Coupling chromatography to MS offers an excellent solution to complex mixture analyses and has been extensively used in metabolomics. Chromatographic separation of metabolites prior to MS analyses has several advantages: 1) reduces matrix effects and ionization suppression, 2) separates isomers, 3) provides additional and orthogonal data (i.e. retention time/factor/index) valuable for metabolite annotation, and 4) allows for more accurate quantification of individual metabolites. Currently, three predominant chromatographic techniques have been incorporated in MS-based metabolomics, i.e. GC, LC, and capillary electrophoresis (CE). Multidimensional separation techniques such as two-dimensional GC (GC×GC) and LC (LC×LC) have further enabled the separation of even more complex biological mixtures but are less widely employed. Here, we review the applications of chromatography coupled to MS for metabolite profiling.


GC-MS is ideally suited for the analyses of both volatile and nonvolatile compounds following derivatization. The high resolution and reproducible chromatographic separations offered by modern capillary GC make it an excellent tool for complex metabolic mixture analyses. In addition, the standardized MS electron ionization energy of 70 eV leads to reproducible mass spectra and highly transferable electron ionization MS spectral libraries that allow compound identification through mass spectral library matching. The highly reproducible retention indices can also be used for orthogonal confirmation of compound identification such as in identification of stereoisomers that often produce similar mass spectra but distinctly separate in the chromatographic domain. Several spectral libraries have incorporated retention indices such as the National Institute of Standards and Technologies (21) and Metabolomics FiehnLib (22).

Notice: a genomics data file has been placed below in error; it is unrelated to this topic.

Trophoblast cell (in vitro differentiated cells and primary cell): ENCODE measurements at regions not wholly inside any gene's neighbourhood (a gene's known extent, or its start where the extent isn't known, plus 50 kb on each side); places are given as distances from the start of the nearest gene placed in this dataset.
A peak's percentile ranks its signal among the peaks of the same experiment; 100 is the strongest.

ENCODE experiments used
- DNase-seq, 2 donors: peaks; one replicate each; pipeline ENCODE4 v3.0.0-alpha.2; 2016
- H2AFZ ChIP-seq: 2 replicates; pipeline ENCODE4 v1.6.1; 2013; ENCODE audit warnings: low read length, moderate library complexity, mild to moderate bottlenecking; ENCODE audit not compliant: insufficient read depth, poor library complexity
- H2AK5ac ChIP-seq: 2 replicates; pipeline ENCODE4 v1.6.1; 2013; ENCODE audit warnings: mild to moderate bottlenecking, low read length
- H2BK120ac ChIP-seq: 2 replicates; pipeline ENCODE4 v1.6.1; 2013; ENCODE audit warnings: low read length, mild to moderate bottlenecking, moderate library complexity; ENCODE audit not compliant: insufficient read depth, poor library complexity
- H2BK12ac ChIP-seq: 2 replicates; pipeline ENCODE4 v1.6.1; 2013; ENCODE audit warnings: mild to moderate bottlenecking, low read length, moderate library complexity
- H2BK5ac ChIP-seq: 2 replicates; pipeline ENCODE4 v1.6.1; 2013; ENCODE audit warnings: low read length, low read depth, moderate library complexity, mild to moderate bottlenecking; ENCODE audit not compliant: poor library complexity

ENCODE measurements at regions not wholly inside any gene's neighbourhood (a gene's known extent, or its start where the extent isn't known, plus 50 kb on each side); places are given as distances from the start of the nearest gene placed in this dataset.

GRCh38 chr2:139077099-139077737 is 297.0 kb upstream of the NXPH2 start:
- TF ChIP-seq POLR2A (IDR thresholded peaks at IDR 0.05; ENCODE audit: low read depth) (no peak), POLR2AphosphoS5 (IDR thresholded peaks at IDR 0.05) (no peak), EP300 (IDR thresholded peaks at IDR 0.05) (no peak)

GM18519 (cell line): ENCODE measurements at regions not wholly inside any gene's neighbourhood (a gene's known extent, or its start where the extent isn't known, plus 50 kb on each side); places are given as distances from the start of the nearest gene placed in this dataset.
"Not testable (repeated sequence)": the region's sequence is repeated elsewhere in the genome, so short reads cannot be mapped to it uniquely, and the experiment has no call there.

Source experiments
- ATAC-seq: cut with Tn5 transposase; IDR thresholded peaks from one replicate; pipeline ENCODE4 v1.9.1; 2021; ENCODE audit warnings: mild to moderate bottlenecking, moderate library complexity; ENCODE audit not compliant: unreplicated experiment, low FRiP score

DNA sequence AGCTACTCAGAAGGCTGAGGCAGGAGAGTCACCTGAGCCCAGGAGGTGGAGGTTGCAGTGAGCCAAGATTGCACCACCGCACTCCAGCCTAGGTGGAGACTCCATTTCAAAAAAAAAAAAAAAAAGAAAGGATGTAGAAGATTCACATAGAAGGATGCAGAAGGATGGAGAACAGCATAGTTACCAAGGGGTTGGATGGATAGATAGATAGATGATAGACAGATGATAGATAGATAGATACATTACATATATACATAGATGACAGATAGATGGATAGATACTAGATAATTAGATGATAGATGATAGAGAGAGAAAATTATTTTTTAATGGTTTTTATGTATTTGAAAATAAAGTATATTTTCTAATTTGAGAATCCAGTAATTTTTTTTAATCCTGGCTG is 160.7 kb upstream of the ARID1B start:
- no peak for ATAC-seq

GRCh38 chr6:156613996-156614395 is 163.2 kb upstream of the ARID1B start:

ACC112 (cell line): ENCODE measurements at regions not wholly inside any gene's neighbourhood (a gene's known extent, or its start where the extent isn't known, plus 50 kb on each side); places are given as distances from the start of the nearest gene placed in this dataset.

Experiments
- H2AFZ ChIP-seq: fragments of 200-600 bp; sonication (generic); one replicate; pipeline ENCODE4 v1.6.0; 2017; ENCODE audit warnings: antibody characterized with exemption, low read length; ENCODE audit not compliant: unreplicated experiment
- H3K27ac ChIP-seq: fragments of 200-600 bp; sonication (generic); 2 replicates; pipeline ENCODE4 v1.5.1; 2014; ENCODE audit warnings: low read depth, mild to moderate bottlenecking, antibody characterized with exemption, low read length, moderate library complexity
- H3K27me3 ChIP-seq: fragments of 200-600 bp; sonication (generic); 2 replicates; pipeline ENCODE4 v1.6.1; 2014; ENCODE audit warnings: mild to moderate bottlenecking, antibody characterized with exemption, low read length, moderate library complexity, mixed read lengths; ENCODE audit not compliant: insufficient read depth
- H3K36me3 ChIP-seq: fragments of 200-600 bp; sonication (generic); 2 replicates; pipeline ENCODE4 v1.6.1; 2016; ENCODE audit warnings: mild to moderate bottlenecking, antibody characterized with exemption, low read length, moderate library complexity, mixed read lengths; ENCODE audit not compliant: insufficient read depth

Volatiles are a specialized class of metabolites that contribute to vegetable and fruit aromas and plant defense responses. Current metabolomics technologies used to study volatiles center on GC-MS coupled to headspace solid-phase microextraction (HS-SPME) or other sorbent-based sampling techniques. HS-SPME is a sensitive and robust technique. The effectiveness of various commercial HS-SPME fibers has recently been evaluated for the analysis of fruit volatiles and led to the identification of 14 novel volatiles (23). GC-MS-based analyses have also been used to identify volatile tomato repellents against whitefly (24) and to profile volatiles from various plant species, including tomato (25) and grape (26).

GC requires volatile and thermally stable analytes such as those described above. However, relatively few compounds meet this requirement in their native state (e.g. short chain alcohols, acid, esters, and hydrocarbons). Many other compounds can be analyzed by GC only following derivatization, i.e. alkylation and silylation (27, 28). An in-liner derivatization method for ultra-small sample volumes (2 μl down to 10 nl) was recently developed and used to profile the intracellular content of frog oocytes (29). Although derivatization is often necessary in GC analyses, it does introduce variability and produce derivatization artifacts.

GC has often been coupled to single quadrupole MS detectors, which have the advantages of high sensitivity and good dynamic range but suffer from slower scan rates and lower mass accuracy relative to TOF-MS detectors. However, the availability, reliability, effectiveness, and affordable cost of GC-quadrupole MS analyzers have made them a popular and robust metabolomics platform. Other mass analyzers such as TOF-MS and triple quadrupoles have also been interfaced to GC. GC-triple quadrupole MS/MS is capable of multiple reaction monitoring of analytes, which can overcome the challenging identification and quantification problems associated with co-eluting analytes in complex matrices. It has been employed to detect multiple pesticide classes in various fruits and vegetables (3032); to profile sugar in olive fruits, leaves, and stems (33); to reveal responses of cell cultures to external stresses (27); and to detect fatty acid amides in human plasma (34).